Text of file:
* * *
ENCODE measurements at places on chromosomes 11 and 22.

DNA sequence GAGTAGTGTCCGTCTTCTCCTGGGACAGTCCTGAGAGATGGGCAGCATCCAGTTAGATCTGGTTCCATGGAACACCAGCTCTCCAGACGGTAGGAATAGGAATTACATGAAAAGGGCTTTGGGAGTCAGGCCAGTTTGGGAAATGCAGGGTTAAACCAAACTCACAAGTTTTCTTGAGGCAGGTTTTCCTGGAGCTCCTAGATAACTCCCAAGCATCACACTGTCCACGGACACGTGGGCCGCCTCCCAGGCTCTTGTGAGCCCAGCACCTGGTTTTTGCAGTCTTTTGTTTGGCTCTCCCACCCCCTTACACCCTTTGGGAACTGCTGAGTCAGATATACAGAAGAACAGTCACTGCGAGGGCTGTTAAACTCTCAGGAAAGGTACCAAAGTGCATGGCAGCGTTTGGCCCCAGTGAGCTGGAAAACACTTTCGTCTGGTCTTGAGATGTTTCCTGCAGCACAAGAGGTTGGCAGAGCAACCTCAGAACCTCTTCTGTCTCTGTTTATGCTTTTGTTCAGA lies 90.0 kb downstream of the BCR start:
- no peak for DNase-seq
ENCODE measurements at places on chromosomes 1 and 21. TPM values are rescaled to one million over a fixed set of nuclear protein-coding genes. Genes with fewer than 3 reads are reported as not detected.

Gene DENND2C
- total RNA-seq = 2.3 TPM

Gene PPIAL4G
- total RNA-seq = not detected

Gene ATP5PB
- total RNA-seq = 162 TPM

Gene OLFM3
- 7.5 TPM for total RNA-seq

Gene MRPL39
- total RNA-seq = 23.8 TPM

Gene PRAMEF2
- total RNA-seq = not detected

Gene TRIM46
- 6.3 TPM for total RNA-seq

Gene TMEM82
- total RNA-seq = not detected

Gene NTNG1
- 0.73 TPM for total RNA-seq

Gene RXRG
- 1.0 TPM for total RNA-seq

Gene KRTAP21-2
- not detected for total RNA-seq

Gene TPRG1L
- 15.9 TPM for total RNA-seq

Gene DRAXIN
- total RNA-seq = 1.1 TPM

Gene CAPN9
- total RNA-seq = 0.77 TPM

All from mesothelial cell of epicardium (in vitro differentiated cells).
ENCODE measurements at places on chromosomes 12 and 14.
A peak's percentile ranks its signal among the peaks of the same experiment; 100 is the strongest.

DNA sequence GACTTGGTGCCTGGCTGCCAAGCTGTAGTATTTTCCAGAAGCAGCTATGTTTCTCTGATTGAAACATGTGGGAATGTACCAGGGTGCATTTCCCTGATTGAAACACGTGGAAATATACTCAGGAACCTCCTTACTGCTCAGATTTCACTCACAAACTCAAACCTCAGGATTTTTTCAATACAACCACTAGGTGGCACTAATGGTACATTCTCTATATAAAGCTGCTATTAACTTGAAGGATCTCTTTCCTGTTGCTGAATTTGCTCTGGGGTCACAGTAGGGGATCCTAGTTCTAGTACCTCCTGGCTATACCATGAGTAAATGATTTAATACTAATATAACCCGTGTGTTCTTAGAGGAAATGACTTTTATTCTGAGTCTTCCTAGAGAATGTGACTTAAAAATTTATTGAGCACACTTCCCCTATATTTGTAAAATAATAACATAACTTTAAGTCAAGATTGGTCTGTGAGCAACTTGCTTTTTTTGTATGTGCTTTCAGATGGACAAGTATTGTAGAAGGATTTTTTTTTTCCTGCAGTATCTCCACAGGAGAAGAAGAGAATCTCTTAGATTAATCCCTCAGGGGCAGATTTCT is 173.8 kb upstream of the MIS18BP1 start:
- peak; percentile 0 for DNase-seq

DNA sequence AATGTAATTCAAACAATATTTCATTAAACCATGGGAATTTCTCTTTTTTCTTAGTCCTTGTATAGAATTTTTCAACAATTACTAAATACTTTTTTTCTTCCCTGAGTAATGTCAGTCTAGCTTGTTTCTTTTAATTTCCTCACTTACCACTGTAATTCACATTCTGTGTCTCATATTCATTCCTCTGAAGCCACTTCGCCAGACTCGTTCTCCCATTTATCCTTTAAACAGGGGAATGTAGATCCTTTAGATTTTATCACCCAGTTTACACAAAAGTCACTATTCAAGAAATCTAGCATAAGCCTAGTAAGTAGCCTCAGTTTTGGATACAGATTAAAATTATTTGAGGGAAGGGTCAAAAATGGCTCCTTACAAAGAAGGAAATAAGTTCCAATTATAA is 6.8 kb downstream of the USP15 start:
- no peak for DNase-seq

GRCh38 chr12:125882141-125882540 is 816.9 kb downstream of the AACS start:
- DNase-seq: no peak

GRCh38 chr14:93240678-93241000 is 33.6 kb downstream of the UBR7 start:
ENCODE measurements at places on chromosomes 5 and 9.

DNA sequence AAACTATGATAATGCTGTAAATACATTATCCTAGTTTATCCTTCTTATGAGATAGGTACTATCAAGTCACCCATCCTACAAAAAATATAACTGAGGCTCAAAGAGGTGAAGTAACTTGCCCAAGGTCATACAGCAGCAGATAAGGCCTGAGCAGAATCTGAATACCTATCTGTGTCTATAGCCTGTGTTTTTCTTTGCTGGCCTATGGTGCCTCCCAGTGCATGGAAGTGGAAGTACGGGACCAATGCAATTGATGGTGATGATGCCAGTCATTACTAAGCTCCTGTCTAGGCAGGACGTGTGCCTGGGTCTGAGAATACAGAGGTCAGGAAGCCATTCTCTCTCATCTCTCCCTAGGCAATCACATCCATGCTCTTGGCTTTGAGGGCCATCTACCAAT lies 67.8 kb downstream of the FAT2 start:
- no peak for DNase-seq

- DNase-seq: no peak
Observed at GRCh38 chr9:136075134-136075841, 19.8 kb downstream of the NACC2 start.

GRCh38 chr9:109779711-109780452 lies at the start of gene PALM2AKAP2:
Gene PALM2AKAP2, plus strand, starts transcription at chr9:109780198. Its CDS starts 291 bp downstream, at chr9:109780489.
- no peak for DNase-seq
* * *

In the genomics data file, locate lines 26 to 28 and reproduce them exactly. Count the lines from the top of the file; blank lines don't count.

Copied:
- not detected for total RNA-seq

Gene TPRG1L
- 15.9 TPM for total RNA-seq